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Scandals, disasters and tragedies invariably make headlines. Some days, the coveted space “above the fold” in a newspaper or Web browser might report a special or unusual event (excluding “man bites dog,” so far) or developments in an ongoing drama. Occasionally, you get a story about some quirky aspect of life—the current state of Spanish bullfighting, for example—which is meant to draw you deeper into the news, because that’s where all the advertising resides.
Unless it has to do with some seismic shift in public policy, proposed legislation seldom gets front-page treatment. You might find a story buried in the back pages of the business section. But even there, if you find it, you should probably take notice. If passed, that law and its attendant regulations could have a significant impact on you or the future of your organization.
Legislation is an inescapable fact of life. So, too, is the impact of measures that affect virtually every segment of the U.S. economy. “No man’s life, liberty or property are safe while the Legislature is in session” is a maxim that’s usually but perhaps wrongly attributed to Mark Twain. Whoever said it couldn’t have been more precise with the aim of his wit. State legislatures contribute substantially to more than 170,000 measures considered across the country each year. Roughly 30,000 of those will become law.
A major challenge for individuals and organizations is determining which of the thousands of measures introduced will actually affect their bottom lines. It’s a certainty that some of them will.
For example, the Dodd-Frank Wall Street Reform and Consumer Protection Act, passed by Congress in the wake of the Great Recession, could cost the nation’s largest banks $22 billion to $34 billion annually, according to Standard & Poor’s®. Elsewhere, the public and private costs of complying with the federal Clean Air Act Amendments of 1990 are expected to reach $65 billion by the year 2020. And that figure includes only direct compliance costs, such as capital expenditures for pollution control equipment.
Indirect costs, such as lost productivity and missed business opportunities, push that number much higher. In addition, regulations based on enacted measures often impose costs and include provisions for substantial penalties for noncompliance.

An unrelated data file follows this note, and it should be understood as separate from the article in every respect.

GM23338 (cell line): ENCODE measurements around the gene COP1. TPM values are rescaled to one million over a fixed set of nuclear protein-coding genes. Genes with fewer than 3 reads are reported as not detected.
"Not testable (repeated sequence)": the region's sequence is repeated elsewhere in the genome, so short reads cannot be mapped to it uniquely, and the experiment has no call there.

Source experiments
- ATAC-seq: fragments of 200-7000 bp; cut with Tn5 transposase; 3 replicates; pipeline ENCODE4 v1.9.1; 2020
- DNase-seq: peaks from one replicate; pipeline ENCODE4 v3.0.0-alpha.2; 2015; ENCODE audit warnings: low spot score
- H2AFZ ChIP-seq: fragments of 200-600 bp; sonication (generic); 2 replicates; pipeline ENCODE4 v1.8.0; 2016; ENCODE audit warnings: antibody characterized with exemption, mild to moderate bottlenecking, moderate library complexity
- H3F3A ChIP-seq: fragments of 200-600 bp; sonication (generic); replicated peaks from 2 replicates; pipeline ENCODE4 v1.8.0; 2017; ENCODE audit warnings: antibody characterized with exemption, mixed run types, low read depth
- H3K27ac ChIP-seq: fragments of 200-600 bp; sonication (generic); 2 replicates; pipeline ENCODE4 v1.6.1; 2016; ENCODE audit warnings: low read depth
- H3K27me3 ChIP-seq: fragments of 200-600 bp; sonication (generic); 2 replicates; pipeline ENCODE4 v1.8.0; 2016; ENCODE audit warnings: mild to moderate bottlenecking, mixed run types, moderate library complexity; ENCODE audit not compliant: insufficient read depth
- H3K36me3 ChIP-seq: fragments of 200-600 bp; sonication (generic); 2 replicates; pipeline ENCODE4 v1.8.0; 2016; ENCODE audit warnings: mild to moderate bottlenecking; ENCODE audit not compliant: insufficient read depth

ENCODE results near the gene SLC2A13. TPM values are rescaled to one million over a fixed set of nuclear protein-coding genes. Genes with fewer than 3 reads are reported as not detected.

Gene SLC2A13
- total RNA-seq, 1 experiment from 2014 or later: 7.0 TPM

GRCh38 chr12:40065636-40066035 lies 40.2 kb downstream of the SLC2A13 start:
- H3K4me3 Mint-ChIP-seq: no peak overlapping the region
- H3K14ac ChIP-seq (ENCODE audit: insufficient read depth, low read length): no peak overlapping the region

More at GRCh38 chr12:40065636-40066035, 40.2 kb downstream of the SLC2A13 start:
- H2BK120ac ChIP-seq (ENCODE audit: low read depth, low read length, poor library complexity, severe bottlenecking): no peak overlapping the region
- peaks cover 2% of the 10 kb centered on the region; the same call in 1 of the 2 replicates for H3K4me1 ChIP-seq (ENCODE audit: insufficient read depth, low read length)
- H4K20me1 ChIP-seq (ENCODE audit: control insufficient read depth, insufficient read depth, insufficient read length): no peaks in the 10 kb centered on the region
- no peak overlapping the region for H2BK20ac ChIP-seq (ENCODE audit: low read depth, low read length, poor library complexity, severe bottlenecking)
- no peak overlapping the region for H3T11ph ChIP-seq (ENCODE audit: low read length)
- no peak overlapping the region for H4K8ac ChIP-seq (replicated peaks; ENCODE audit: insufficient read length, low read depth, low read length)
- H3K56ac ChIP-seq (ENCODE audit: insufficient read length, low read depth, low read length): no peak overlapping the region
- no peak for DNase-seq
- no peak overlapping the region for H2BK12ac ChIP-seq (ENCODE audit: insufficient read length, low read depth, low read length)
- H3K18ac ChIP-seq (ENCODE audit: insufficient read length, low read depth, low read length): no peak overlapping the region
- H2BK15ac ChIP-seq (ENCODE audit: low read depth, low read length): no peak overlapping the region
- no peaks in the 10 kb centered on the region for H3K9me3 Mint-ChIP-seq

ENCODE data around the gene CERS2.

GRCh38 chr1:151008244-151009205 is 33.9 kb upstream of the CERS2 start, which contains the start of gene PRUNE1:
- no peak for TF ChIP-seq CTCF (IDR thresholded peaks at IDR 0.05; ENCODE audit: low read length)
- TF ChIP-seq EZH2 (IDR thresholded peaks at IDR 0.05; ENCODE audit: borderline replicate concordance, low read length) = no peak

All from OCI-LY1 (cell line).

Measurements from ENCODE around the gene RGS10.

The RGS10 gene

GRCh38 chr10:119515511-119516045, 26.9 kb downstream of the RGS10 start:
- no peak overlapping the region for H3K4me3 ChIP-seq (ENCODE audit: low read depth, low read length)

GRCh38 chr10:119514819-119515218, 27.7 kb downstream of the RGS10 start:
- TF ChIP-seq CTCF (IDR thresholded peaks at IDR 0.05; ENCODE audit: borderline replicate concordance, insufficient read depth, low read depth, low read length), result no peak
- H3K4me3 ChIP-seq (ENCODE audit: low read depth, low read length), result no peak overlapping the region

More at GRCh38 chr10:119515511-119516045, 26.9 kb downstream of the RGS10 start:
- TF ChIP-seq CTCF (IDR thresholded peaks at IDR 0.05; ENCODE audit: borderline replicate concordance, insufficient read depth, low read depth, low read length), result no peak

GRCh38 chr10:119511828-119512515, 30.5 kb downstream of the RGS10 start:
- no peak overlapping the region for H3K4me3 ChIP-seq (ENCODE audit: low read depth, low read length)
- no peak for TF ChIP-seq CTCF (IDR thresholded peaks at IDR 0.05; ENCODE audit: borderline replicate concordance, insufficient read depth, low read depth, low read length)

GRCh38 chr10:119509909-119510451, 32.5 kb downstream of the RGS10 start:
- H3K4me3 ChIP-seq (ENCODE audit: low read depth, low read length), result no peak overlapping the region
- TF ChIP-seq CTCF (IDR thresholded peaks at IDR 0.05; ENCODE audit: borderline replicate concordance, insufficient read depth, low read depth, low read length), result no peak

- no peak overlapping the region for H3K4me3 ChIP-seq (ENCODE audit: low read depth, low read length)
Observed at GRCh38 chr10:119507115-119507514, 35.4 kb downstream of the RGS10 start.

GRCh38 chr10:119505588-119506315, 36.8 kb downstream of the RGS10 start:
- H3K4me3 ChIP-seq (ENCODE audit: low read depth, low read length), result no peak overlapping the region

Tracking legislation enables organizations to limit their exposure to such costs. With early notification of emerging measures, organizations can have an impact on the legislative process well before those measures become law and related rules are adopted.
Indeed, legislatures have considerable latitude in addressing the concerns of those likely to be affected by their deliberations. Lawmakers can even decide not to consider a particular bill. It is primarily for this reason that billions are spent each year lobbying Congress and state legislatures.
Tracking can also be beneficial for organizations that don’t actively engage in lobbying. Active monitoring allows organizations more time to prepare for impending changes and the various costs that will be incurred. Although lawmakers generally provide a grace period to comply with new laws, early warning provides additional time for smoother adaptation to mandated changes.
For all the reasons why monitoring legislation is so critical, there’s another hard truth: it isn’t easy to do. Here’s why.
The sheer volume of relevant legislative information is an initial barrier. Consider that a single moderately active state, such as Pennsylvania, introduces roughly 5,000 measures every two years. Amendments to those measures as they move through the legislative process generate another 1,000 unique bill versions. That translates to nearly 30,000 pages of text that an organization or company would need to scan to determine if any of the bills might impact its business in the state. The workload would be even greater for those with operations or interests in multiple states.
There is also considerable variation in how states and the federal government make legislative information available through their websites. Most sites allow full-text searching to identify legislation containing keywords and phrases; however, that approach frequently yields irrelevant “hits.” Among the 50 state legislatures, 30 different terms are used for automated cash machines, for example. Failing to enter the proper search terms makes the prospect of missing critical information—and additional effort required to screen out the extraneous information—a safe bet.
Finally, there are peculiarities in the many ways that states report legislative information. For example:
Monitoring legislative activity can be a challenge, but it’s not impossible to do. Moreover, as with regulations, a benefit that tends to be overlooked is the potential for business opportunities associated with ever-changing mandates. Compliance consulting is a prime example. The industry has grown rapidly in recent years as companies have sought assistance with meeting their legal requirements.
There are also resources available to make monitoring legislation practical and affordable. That enables organizations to adopt a forward-looking view of what’s going on in state capitols and at the federal level—so they can quickly identify, assess and respond to legislative activity that’s critical to them.
Stay ahead of legislative and regulatory changes with LexisNexis State Net. Learn more >>